What Could Lead To Cataracts?
Many cataracts develop due to aging or even an injury. Changes to the tissue making up the eye’s lens often leads to cataract formation. Plus, some inherited genetic disorders increase your risk. You may not notice the early warning signs of cataracts. However, as the disease progresses and vision loss worsens, you will notice a significant decrease in how you see things.
Causes of Cataracts
No one is quite sure why the lens of the eye changes as we age. Researchers worldwide have worked diligently to identify common factors that may lead to cataracts. Besides aging, cataract risks include:
- Eye injury or inflammation
- Previous eye surgery
- Hormone replacement therapy
- Significant alcohol consumption
- High myopia
One theory researchers are currently exploring is that cataracts are caused by oxidative changes to the lens. Nutrition studies show that fruits and vegetables high in antioxidants help prevent cataracts. If you feel at-risk for cataracts, a change in diet may be necessary.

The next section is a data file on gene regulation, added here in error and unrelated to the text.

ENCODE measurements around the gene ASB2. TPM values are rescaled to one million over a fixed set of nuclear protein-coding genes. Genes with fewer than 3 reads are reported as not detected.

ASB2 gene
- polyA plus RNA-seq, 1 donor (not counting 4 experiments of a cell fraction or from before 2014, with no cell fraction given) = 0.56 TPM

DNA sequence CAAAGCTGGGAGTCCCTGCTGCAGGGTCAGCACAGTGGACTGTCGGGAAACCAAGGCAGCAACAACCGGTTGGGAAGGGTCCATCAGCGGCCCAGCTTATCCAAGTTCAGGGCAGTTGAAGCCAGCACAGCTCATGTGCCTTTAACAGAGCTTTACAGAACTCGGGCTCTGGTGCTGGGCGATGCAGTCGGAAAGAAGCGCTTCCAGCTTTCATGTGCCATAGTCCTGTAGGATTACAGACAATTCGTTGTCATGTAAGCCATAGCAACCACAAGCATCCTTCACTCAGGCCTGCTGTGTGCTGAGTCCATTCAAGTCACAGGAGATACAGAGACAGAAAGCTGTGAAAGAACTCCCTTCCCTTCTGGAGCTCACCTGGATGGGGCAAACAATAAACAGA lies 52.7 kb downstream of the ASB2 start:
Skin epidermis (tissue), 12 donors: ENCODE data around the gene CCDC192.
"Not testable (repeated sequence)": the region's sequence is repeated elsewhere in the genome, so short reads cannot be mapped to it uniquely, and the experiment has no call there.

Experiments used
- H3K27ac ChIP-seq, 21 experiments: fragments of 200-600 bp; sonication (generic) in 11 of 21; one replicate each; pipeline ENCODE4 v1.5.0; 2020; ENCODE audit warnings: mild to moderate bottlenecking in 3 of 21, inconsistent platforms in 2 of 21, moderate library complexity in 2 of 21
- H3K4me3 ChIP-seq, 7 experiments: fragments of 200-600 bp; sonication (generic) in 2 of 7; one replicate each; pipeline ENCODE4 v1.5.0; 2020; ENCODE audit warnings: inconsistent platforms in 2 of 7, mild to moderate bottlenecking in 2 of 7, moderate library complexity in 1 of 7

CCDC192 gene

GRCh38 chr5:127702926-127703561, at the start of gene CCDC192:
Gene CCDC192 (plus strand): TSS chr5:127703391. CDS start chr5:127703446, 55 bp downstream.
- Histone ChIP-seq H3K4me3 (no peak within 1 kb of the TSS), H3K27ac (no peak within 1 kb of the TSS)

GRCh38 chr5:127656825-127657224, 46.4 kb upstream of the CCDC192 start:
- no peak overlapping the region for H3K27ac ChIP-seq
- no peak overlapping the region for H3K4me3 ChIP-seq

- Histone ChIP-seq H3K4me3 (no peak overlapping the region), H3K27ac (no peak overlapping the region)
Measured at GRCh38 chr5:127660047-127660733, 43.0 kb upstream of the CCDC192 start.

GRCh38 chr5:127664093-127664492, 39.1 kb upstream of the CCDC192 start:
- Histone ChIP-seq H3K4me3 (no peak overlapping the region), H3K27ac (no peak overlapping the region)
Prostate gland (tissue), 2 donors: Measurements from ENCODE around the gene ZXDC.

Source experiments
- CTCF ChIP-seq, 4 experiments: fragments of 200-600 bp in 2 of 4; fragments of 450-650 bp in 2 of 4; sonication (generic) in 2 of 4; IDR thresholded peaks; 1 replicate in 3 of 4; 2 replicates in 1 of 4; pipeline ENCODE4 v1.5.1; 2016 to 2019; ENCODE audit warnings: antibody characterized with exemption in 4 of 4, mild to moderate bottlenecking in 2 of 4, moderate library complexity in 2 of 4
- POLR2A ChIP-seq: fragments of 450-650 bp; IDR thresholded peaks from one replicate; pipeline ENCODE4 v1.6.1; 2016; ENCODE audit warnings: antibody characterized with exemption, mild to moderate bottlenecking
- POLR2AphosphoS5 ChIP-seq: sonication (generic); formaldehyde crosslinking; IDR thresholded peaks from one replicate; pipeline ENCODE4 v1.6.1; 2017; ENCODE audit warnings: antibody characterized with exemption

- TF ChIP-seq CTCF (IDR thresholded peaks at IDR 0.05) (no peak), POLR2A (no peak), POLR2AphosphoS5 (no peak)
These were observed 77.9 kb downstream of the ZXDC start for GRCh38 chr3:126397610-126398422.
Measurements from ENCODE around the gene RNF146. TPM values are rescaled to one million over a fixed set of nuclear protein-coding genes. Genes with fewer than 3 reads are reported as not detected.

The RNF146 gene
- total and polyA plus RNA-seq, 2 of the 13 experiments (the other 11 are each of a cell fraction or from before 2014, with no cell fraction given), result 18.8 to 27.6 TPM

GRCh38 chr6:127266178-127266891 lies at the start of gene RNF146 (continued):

How Cataracts Form
The lens is located behind the colored portion of your eye (iris) – this is where the cataract forms. The lens is designed to focus light as it passes through the eye, forming a sharp image on the retina. As we age, our lenses become less flexible. They are thicker and less transparent. This thickness eventually leads to clouding, and thereby vision loss.
As a cataract develops, the clouding in the eye becomes thicker and covers a significant portion of the lens. The cataract blocks light passing through the lens, preventing a clear image from forming on the retina. As a result, vision becomes blurry or is lost altogether.